MATTHEW NORMAN'S COLUMN: The Tragic Comedy That Puts Cricket's Ostriches to Shame

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Byline: MATTHEW NORMAN

IF it wasn't for the gruesome, tragic backdrop of Robert Mugabe's monstrous dictatorship, the marathon debate over England's World Cup match in Harare would now be officially recognised as the most hilarious farce in even Britain's sporting history.

For two months and more, this absurd controversy has rumbled on, producing endless supplies of cravenness, buck-passing, hypocrisy and deceit.

Time after time a decision seemed imminent and time after time nothing happened.

Yesterday alone three deadlines for a final announcement were made. And while the England Cricket Board apparently haggled with the International Cricket Council over the legal implications, all three passed in silence.

At time of writing - and it would be a miracle, on this form, if these words aren't out of date by the time you read this - no-one seems to have more than a vague notion that England will, in the end, boycott this match.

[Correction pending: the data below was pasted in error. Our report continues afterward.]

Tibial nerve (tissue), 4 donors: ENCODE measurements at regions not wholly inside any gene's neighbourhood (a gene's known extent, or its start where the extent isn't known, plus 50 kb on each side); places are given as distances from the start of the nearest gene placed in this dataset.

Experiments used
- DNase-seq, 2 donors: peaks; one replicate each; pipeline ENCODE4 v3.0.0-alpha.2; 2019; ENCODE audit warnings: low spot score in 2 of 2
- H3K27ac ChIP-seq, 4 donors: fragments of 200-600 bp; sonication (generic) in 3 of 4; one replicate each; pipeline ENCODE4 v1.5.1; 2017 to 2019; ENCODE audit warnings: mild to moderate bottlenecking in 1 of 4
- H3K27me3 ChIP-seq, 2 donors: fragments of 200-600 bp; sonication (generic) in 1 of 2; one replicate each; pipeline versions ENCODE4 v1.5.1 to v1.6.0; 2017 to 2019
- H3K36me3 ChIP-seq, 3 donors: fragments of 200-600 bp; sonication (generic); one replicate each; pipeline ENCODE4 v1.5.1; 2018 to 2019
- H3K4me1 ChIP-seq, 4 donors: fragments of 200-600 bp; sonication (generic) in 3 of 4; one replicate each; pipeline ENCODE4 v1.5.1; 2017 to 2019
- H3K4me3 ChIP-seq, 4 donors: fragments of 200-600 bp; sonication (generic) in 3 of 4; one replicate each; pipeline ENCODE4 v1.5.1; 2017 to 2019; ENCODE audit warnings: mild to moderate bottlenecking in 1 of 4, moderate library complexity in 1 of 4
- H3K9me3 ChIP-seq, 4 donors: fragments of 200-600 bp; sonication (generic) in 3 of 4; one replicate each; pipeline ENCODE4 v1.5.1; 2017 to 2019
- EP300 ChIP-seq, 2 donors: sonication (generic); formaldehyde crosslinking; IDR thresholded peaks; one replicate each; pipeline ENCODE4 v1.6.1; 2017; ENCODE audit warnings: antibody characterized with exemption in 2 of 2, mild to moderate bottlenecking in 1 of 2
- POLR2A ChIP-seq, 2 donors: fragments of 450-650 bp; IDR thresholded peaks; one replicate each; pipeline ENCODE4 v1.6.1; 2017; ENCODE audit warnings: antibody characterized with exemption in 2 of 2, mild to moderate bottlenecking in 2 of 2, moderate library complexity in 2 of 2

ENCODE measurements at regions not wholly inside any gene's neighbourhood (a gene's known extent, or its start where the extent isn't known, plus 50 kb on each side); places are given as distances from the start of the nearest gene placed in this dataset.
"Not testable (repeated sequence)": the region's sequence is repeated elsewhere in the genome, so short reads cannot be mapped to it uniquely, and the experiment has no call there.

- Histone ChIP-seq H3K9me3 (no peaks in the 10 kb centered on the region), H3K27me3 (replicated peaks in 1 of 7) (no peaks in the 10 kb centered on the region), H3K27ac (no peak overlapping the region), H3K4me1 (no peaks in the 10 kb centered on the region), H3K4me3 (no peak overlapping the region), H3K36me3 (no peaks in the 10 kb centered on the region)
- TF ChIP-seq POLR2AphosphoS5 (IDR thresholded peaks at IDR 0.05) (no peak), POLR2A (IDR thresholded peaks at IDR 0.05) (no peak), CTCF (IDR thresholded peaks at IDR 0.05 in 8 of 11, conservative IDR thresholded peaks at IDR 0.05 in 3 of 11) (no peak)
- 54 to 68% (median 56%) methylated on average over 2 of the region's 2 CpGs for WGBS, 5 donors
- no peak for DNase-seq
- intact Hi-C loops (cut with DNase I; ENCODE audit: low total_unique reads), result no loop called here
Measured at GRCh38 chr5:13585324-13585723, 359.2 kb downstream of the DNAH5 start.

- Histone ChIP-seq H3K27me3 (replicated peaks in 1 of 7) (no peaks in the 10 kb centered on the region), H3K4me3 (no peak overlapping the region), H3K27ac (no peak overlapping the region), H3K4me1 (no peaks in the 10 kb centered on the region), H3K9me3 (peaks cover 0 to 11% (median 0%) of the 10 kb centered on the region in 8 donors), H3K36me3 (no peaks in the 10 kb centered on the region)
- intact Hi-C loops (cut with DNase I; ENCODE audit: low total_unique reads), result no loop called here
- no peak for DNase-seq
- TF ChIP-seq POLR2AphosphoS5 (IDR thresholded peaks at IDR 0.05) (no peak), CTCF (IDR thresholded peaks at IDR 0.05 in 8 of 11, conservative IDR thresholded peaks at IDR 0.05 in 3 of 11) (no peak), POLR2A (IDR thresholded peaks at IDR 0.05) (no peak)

If Young Mr Grace had been running the show, with Corporal Jones from Dad's Army, Phoebe from Friends and Benny from Crossroads as his key advisers, it is impossible to imagine a more humiliating fiasco.

One thing is for sure: no-one has done very well.

A Government that chickened out of a simple political decision; an England Cricket Board more concerned with losing money than the millions starving in Robert Mugabe's hell hole; cricketers who lacked the minimal moral courage to do the decent thing until their own safety became an issue.

You'd have to travel deep into the African jungle to find a more impressive collection of ostriches than these.

Of all those involved in this bewildering saga, the one least to be blamed is Nasser Hussain, a man who always seemed to be trying to find the right way through it, but even he was put a little to shame yesterday by two Zimbabweans.

The wearing of black armbands and issuing of a pro-democracy statement by Zimbabwe's captain Andy Flower and bowler Henry Olonga suggested a level of courage and moral leadership seldom seen from any sportsman since the Muhammad Ali refused to serve in Vietnam. …